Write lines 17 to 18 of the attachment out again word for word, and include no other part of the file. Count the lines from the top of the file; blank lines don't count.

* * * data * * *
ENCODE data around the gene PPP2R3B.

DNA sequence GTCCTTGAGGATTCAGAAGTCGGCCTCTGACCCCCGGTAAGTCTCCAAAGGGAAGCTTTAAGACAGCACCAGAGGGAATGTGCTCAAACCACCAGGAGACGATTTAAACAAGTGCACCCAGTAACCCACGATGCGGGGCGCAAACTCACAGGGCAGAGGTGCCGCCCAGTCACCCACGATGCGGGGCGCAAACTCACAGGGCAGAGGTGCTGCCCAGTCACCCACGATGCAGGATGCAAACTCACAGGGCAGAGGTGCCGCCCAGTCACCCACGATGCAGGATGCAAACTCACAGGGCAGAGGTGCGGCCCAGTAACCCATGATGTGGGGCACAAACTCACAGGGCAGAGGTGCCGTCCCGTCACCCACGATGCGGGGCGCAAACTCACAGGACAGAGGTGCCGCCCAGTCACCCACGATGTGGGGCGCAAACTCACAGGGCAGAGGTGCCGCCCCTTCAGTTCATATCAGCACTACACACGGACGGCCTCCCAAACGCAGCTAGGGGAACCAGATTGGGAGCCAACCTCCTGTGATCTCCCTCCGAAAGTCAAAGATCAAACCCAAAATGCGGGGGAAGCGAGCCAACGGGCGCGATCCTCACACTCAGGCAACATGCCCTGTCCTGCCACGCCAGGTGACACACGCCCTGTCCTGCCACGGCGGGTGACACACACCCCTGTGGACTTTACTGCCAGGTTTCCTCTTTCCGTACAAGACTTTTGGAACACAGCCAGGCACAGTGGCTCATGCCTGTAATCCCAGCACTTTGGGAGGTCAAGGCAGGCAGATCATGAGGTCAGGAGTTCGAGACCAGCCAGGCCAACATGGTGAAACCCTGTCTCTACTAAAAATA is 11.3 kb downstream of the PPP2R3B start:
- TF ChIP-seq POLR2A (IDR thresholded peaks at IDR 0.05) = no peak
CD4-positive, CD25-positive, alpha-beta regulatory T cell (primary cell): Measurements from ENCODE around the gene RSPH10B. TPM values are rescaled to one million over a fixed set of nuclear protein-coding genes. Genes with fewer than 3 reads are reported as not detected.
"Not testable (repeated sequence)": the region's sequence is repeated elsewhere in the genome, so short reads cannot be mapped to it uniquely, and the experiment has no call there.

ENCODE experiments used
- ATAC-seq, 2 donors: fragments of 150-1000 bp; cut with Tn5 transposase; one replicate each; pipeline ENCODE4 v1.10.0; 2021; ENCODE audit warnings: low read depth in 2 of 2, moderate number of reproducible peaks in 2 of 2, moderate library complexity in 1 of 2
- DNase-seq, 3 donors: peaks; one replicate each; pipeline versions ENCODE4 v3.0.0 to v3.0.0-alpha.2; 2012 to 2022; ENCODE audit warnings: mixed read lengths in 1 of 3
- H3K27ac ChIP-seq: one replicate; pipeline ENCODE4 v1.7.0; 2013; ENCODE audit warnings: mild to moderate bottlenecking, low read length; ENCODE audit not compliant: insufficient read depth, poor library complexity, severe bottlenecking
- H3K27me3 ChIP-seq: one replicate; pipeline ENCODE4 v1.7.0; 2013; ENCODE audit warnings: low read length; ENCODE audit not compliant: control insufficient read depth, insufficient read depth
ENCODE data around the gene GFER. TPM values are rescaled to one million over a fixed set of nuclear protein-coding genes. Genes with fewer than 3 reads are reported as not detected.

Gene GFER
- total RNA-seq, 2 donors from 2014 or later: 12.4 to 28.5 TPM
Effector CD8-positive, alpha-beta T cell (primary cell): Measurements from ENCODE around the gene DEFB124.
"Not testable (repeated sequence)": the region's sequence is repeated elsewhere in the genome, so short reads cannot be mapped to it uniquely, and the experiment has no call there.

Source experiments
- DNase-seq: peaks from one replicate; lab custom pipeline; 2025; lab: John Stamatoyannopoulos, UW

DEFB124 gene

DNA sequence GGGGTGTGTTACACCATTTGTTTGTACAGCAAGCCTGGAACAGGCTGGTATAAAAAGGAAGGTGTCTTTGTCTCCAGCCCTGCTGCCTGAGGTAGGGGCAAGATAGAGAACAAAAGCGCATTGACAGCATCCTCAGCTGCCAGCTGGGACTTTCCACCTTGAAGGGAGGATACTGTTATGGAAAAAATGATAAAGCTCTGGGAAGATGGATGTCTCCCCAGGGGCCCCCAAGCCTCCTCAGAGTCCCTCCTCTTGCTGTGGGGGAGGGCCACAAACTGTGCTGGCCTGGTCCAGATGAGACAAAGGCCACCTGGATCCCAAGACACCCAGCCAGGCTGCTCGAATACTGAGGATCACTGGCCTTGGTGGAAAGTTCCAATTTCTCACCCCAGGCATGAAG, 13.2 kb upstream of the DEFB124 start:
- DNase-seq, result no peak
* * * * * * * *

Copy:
- DNase-seq: peaks from one replicate; lab custom pipeline; 2025; lab: John Stamatoyannopoulos, UW

DEFB124 gene